Researchers from the Grantham Research Institute and the Centre for Climate Change Economics and Policy present an innovative proxy that can be used to assess how perceived exposure to carbon risk influences firms’ creditworthiness on a granular level. The authors define carbon risk as “the carbon component of transition risk”.
The paper’s findings show that higher carbon risk is a determinant of higher credit risk, as lenders demand greater credit protection to offset firms’ exposure. The results have implications for central banks and regulators assessing the adequacy of collateral frameworks, prudential policy and existing emissions disclosure regimes.
Analysing the impact of perceived carbon exposure on firms’ credit default swap (CDS) spreads, the authors construct a forward-looking, market-implied and observable proxy that shows how transition risk transfers to credit risk. By examining the market prices of firms’ CDS contracts, their methodology isolates how, where and when carbon risk affects creditworthiness.
The authors define carbon risk as the “carbon component of transition risk”, and can be described as the expected impact of unexpected changes in the scope, timing and speed of emission mitigation policies.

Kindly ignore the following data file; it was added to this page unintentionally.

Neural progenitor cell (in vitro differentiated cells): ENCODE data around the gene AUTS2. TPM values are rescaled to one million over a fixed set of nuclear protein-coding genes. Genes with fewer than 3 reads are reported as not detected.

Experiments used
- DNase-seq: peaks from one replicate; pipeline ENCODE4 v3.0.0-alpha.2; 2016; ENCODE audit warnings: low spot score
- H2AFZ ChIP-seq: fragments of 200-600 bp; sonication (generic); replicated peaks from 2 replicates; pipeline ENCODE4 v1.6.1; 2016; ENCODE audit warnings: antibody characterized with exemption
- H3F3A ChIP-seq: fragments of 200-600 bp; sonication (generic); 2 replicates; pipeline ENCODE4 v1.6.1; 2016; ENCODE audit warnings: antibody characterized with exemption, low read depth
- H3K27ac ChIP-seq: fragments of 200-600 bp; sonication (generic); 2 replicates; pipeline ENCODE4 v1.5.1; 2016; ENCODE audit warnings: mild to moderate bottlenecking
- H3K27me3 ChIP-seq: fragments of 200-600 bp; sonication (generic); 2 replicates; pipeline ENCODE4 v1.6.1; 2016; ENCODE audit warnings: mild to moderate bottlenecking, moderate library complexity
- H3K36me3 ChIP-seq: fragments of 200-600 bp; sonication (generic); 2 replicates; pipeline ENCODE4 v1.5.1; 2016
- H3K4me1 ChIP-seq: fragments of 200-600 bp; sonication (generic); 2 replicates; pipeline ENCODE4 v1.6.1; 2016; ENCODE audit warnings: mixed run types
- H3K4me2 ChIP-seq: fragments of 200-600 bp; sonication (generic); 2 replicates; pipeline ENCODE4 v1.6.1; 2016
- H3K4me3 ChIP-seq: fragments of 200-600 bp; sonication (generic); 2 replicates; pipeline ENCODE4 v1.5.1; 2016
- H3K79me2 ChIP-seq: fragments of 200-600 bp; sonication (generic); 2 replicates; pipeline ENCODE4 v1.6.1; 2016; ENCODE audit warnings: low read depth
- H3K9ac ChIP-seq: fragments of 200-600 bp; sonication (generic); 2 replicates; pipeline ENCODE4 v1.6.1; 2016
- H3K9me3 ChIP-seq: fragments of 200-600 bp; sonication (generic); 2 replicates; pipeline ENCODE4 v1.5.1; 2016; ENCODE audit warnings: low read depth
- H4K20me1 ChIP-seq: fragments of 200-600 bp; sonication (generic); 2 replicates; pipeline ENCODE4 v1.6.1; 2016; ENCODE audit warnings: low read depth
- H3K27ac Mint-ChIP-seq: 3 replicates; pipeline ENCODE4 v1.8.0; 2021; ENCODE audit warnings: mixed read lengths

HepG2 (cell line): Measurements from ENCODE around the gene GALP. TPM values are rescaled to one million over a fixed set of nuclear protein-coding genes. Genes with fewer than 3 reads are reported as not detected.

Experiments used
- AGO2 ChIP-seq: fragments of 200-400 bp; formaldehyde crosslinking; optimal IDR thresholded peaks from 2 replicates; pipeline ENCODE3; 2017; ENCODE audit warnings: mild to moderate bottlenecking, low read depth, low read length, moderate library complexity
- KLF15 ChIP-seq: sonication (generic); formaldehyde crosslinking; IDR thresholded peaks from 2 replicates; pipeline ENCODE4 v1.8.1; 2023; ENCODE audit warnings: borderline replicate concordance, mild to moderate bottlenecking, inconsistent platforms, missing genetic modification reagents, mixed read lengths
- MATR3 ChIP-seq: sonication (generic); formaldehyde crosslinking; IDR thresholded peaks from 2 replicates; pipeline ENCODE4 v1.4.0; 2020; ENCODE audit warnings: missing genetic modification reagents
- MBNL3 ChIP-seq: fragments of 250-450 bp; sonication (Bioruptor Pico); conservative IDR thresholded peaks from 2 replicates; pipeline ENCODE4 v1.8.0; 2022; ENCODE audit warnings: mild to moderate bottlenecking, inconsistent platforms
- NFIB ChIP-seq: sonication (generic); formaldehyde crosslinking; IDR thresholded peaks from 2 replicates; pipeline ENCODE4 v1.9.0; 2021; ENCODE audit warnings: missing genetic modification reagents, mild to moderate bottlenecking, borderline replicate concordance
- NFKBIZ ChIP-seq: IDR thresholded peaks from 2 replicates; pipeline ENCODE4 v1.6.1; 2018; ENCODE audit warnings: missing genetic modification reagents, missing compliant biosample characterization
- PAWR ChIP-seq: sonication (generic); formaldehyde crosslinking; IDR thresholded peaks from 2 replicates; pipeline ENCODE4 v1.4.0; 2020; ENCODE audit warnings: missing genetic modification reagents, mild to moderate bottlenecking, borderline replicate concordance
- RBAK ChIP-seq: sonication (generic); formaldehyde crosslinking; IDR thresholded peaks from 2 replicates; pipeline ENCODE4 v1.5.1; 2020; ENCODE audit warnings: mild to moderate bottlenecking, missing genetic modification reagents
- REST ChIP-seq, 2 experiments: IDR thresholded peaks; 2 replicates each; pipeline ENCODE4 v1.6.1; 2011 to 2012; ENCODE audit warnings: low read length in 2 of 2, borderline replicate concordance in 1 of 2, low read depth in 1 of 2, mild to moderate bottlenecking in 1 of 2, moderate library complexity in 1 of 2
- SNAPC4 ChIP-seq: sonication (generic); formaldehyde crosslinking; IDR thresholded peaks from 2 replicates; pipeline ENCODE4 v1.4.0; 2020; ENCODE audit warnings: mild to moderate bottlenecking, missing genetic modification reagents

The results show a positive relationship between lenders’ perceptions of carbon risk and firms’ cost of default protection. The marginal impact of carbon risk was particularly pronounced in Europe, in the tails of credit spread distribution and in high-emitting sectors such as energy, utilities and construction materials.
The transition is also likely to have an imminent impact on European business valuations, especially for firms that are unprepared. In Europe, carbon risk accounts for 6.9% of the standard deviation of CDS spread returns, making it the second most influential driver of credit spreads, and the effect on the CDS term structure is particularly salient for shorter time horizons.
The results of this paper have three major implications for regulators:
- as carbon risk is significantly amplified at the tails of the credit spread distribution, risk management practices and prudential standards must incorporate carbon risk;
- the results show that the market perceives carbon risk as serious and imminent in Europe, raising concerns regarding the sufficiency of collateral frameworks within existing monetary policy horizons;
- the findings imply a need for improvement in the quality and comparability of carbon emissions disclosures and emissions reduction strategies to properly assess credit risk.
The authors also found that lenders are more sensitive to carbon risk when market-wide concern about climate change risk is elevated in the news and media. When announcements of tightening regulations trigger a rise in carbon risk, lenders demand more or less protection according to their perception of a firm’s ability to absorb the associated costs.
This page was last updated April 4, 2023
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